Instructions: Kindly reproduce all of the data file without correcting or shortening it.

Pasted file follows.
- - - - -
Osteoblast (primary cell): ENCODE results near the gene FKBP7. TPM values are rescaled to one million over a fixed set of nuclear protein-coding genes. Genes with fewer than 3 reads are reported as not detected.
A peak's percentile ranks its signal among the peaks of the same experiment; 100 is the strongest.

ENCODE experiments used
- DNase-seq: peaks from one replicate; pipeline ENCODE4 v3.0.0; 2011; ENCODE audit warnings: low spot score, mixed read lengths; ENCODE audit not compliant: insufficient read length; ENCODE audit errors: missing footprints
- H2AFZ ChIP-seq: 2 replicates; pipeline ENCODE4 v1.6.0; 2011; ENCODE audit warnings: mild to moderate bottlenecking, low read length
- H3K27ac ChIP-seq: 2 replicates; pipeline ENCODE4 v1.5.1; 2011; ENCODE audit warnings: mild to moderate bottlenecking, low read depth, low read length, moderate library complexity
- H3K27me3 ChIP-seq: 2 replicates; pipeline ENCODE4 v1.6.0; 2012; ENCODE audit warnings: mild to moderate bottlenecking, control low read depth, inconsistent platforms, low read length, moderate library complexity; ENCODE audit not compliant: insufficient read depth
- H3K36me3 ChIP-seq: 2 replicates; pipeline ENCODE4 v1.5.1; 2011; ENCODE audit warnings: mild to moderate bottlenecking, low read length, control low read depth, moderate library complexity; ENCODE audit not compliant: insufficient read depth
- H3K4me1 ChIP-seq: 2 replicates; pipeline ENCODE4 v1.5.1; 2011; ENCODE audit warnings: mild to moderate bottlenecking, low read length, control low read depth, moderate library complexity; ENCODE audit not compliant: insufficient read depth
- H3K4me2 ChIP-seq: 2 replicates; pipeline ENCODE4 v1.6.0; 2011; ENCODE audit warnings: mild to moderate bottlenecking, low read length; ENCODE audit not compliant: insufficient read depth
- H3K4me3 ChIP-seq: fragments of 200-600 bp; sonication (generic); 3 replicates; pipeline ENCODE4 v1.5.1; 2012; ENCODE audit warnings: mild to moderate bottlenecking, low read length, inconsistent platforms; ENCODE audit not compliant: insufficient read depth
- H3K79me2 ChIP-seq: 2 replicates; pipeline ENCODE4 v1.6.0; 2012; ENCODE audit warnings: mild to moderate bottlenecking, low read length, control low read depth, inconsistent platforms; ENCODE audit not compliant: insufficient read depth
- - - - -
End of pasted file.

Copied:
Osteoblast (primary cell): ENCODE results near the gene FKBP7. TPM values are rescaled to one million over a fixed set of nuclear protein-coding genes. Genes with fewer than 3 reads are reported as not detected.
A peak's percentile ranks its signal among the peaks of the same experiment; 100 is the strongest.

ENCODE experiments used
- DNase-seq: peaks from one replicate; pipeline ENCODE4 v3.0.0; 2011; ENCODE audit warnings: low spot score, mixed read lengths; ENCODE audit not compliant: insufficient read length; ENCODE audit errors: missing footprints
- H2AFZ ChIP-seq: 2 replicates; pipeline ENCODE4 v1.6.0; 2011; ENCODE audit warnings: mild to moderate bottlenecking, low read length
- H3K27ac ChIP-seq: 2 replicates; pipeline ENCODE4 v1.5.1; 2011; ENCODE audit warnings: mild to moderate bottlenecking, low read depth, low read length, moderate library complexity
- H3K27me3 ChIP-seq: 2 replicates; pipeline ENCODE4 v1.6.0; 2012; ENCODE audit warnings: mild to moderate bottlenecking, control low read depth, inconsistent platforms, low read length, moderate library complexity; ENCODE audit not compliant: insufficient read depth
- H3K36me3 ChIP-seq: 2 replicates; pipeline ENCODE4 v1.5.1; 2011; ENCODE audit warnings: mild to moderate bottlenecking, low read length, control low read depth, moderate library complexity; ENCODE audit not compliant: insufficient read depth
- H3K4me1 ChIP-seq: 2 replicates; pipeline ENCODE4 v1.5.1; 2011; ENCODE audit warnings: mild to moderate bottlenecking, low read length, control low read depth, moderate library complexity; ENCODE audit not compliant: insufficient read depth
- H3K4me2 ChIP-seq: 2 replicates; pipeline ENCODE4 v1.6.0; 2011; ENCODE audit warnings: mild to moderate bottlenecking, low read length; ENCODE audit not compliant: insufficient read depth
- H3K4me3 ChIP-seq: fragments of 200-600 bp; sonication (generic); 3 replicates; pipeline ENCODE4 v1.5.1; 2012; ENCODE audit warnings: mild to moderate bottlenecking, low read length, inconsistent platforms; ENCODE audit not compliant: insufficient read depth
- H3K79me2 ChIP-seq: 2 replicates; pipeline ENCODE4 v1.6.0; 2012; ENCODE audit warnings: mild to moderate bottlenecking, low read length, control low read depth, inconsistent platforms; ENCODE audit not compliant: insufficient read depth